In my first comment above, I highlighted that last paragraph in the prologue where the narrator says, “Today we can read…” I asked, when is today? And who is “we”? Who is speaking there?
This brings us to identifying the narrative perspective, or more commonly referred to as the point of view. No question, this is a modernist novel, and Endo using shifting perspective to achieve several objectives. Chapters one through four are clearly in the epistolary form, that is letters home written by Sabastian Rodrigues. Chapters five through nine, the point of view shifts to third person. Chapter ten is in the form of a diary, written by a character who I think doesn’t even show up in the novel before this. And the Epilogue is in the form of another diary of another character who also doesn’t show up before. And then we have that authorial intrusion in the Prologue, “Today we can read…” Discussing why the shifts and how they create a unified aesthetic is a discussion best held after completing the work. But I do want to point out these shifts so you can see it as you read.
Another element in these early chapters that should be noted is irony. Irony plays an important part of the ending. It’s subtly throughout the novel. Here are three examples from Chapter 1.
First, Rodrigues repeats in his letter back home about the openness of the Japanese to Christianity: “On this point Japan is undoubtedly, as Saint Francis Xavier said, 'the country in the Orient most suited to Christianity'.” (p. 16). Further then he expresses his joy of meeting his first Japanese. “Today I have wonderful news for you. Yesterday we at last succeeded in meeting a Japanese.” So who does this Japanese who is open to Christianity turn out to be?
What am I to say about this man, this first Japanese I ever met in my life? Reeling from excess of alcohol, a drunken man staggered into the room. About twenty-eight or nine years of age, he was dressed in rags. His name was Kichijiro.
The first Japanese turns out to be a drunken slob, hardly an ideal Christian.
Second, while the three Jesuits are stuck in Macau waiting for a ship that will take them to Japan, they finally get a Junk, a Chinese sailing ship, to take them.
Anyhow, thanks to Father Valignano it looks as if we are going to get hold of a big junk. Yet how frail and passing are the plans of men! Today we got news that the ship is eaten up by white ants. And here it is terribly difficult to get hold of iron and pitch. (p. 18)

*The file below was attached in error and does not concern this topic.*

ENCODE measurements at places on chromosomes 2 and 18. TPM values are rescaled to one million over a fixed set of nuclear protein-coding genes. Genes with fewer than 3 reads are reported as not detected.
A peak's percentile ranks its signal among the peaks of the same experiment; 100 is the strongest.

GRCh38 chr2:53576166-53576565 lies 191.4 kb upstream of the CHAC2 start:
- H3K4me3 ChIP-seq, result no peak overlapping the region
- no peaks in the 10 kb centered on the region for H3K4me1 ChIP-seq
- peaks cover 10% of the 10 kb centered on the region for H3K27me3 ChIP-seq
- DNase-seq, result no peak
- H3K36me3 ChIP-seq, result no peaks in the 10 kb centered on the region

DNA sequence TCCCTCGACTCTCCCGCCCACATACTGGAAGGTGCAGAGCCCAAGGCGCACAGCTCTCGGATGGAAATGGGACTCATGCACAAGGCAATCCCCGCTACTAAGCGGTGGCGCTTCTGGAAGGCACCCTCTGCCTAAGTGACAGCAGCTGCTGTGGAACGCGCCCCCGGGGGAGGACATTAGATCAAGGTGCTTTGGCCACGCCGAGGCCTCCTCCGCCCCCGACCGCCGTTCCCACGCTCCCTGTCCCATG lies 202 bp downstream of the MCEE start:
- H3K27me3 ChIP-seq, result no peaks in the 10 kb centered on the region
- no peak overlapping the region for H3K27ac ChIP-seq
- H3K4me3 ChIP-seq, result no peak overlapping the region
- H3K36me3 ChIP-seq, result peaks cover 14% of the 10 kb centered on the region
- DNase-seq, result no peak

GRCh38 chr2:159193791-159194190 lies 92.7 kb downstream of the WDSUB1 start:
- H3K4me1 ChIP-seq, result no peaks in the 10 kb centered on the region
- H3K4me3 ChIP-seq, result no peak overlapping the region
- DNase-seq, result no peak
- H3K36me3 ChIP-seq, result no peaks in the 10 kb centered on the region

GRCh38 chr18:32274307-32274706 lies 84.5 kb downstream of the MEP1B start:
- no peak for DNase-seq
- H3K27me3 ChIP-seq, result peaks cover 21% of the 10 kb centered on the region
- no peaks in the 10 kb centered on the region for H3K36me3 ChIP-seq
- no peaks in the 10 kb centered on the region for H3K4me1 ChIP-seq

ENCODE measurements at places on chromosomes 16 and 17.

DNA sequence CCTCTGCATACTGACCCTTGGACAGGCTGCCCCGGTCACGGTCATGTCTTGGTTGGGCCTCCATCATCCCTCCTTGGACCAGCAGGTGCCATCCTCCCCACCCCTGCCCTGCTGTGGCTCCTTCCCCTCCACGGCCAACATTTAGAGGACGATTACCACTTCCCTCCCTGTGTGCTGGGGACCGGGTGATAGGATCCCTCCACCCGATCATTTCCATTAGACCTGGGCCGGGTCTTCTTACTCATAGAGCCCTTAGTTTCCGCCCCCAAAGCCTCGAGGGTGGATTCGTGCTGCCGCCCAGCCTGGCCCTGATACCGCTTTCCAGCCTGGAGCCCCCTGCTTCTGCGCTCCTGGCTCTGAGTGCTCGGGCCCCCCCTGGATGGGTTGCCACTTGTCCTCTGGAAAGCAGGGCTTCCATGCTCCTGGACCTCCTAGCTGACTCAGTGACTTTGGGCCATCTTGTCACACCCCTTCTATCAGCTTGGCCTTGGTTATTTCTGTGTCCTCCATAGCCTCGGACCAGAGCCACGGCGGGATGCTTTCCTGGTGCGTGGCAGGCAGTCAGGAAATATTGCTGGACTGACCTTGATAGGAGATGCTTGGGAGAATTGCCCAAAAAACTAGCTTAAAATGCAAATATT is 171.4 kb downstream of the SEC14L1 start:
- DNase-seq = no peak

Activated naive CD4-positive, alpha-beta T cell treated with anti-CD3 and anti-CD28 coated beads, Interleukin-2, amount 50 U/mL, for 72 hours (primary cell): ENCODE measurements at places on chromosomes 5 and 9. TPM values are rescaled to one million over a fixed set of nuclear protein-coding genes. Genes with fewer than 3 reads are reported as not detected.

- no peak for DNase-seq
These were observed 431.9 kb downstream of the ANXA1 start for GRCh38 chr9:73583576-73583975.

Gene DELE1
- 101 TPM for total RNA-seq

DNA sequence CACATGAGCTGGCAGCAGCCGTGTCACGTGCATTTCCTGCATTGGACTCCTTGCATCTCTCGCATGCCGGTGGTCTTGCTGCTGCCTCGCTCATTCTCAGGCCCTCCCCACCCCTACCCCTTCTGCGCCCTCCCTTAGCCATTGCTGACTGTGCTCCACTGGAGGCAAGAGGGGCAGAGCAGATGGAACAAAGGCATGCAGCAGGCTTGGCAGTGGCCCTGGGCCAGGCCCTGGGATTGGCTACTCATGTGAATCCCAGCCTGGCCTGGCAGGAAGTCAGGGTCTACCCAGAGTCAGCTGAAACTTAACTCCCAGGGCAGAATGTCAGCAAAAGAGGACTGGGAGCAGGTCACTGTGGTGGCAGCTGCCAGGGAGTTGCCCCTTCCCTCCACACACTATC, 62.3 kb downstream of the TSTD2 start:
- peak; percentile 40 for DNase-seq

“Frail and passing the plans of men” ironically will foreshadow the Jesuit’s plans.
Third, after Father Valignano expresses his belief that the situation in Japan has changed and that their mission should be aborted. Juan de Santa Marta expresses his optimism:
'And yet our secret mission could with God's help turn out successful,' said Juan de Santa Marta, blinking his eyes fervently. 'In that stricken land the Christians have lost their priests and are like a flock of sheep without a shepherd. Some one must go to give them courage and to ensure that the tiny flame of faith does not die out.' (p. 13)
That’s how the chapter opens. But the chapter ends with the very person who expressed such optimism to die and not be able to make the trip at all.
At last our departure is only five days away. We have absolutely no luggage to bring to Japan except our own hearts. We are preoccupied with spiritual preparation only. Alas, I feel no inclination to write about Santa Marta. God did not grant to our poor companion the joy of being restored to health. But everything that God does is for the best. No doubt God is secretly preparing the mission that some day will be his. (p. 22)
In all three cases the optimism is undercut with a harsh reality. These subtle situational ironies set a rhythm and tone within the novel and foreshadow the ironic ending.